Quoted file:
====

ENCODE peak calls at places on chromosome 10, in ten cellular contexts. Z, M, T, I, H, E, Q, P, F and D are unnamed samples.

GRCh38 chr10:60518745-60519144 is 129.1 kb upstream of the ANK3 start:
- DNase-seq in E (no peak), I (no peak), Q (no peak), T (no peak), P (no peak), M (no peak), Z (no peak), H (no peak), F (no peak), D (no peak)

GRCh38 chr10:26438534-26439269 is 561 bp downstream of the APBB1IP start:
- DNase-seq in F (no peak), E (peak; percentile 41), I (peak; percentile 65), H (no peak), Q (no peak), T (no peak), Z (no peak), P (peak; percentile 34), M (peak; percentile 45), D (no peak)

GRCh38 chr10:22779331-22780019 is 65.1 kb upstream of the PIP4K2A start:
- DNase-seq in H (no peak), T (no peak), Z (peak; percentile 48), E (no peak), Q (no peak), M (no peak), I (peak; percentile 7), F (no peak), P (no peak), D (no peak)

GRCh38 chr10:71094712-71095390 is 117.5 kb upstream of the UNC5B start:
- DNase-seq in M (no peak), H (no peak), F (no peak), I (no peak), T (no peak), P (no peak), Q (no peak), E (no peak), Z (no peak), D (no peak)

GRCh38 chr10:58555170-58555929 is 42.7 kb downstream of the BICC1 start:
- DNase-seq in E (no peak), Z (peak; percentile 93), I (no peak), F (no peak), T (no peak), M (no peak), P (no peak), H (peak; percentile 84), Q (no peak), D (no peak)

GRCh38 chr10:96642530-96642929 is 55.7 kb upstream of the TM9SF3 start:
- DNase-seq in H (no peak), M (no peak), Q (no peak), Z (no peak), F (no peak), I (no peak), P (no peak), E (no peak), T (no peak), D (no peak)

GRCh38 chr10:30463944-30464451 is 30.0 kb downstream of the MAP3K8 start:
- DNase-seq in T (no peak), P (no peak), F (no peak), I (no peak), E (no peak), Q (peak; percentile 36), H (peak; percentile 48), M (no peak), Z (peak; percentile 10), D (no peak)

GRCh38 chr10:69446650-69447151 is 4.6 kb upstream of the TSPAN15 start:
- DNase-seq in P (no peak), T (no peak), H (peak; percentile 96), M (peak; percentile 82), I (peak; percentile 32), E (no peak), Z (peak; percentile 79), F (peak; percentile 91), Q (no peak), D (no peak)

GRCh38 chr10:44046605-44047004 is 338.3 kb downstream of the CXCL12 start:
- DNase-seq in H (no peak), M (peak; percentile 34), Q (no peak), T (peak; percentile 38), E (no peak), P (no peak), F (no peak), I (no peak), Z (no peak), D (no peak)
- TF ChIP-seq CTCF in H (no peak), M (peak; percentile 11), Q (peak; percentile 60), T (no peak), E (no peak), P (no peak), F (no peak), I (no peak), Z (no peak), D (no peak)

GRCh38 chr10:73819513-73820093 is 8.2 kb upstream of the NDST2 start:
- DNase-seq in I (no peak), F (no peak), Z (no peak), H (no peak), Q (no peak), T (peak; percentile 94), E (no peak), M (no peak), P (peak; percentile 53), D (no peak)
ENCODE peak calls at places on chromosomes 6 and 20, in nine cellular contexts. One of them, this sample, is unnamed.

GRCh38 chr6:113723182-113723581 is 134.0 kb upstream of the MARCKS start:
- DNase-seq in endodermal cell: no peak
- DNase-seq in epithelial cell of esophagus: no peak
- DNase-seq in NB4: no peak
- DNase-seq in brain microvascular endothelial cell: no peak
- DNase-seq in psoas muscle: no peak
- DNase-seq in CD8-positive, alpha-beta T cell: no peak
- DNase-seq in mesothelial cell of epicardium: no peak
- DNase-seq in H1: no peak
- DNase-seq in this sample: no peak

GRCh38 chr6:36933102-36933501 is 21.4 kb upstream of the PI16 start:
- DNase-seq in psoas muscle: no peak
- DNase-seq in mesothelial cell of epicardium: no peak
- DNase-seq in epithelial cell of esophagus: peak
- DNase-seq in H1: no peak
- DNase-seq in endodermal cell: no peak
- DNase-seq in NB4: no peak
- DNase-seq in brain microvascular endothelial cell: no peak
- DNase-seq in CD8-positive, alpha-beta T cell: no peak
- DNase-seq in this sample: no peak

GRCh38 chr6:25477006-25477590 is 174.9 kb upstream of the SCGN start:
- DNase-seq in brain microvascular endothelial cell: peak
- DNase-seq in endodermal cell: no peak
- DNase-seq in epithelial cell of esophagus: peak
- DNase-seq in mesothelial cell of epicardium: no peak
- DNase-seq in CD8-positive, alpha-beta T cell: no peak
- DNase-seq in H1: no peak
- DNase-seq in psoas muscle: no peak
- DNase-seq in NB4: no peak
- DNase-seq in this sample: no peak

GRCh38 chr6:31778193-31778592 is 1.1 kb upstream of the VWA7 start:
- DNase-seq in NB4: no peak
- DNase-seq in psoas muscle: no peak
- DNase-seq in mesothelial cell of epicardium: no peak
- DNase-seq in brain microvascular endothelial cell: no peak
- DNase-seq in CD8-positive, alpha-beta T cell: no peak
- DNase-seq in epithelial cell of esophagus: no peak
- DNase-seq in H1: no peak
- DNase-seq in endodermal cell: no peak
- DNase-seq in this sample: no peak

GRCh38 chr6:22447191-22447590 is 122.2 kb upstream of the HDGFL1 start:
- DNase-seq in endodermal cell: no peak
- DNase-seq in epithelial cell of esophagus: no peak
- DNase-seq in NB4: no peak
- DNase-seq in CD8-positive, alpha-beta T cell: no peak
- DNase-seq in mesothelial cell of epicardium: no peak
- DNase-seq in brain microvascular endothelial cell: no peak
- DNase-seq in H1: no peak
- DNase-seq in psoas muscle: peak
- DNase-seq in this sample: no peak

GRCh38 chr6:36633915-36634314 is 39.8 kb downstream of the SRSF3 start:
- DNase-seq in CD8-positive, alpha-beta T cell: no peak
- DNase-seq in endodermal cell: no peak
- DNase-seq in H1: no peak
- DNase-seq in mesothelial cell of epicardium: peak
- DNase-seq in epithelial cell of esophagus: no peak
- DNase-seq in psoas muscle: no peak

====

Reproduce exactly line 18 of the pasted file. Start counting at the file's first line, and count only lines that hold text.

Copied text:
GRCh38 chr10:44046605-44047004 is 338.3 kb downstream of the CXCL12 start: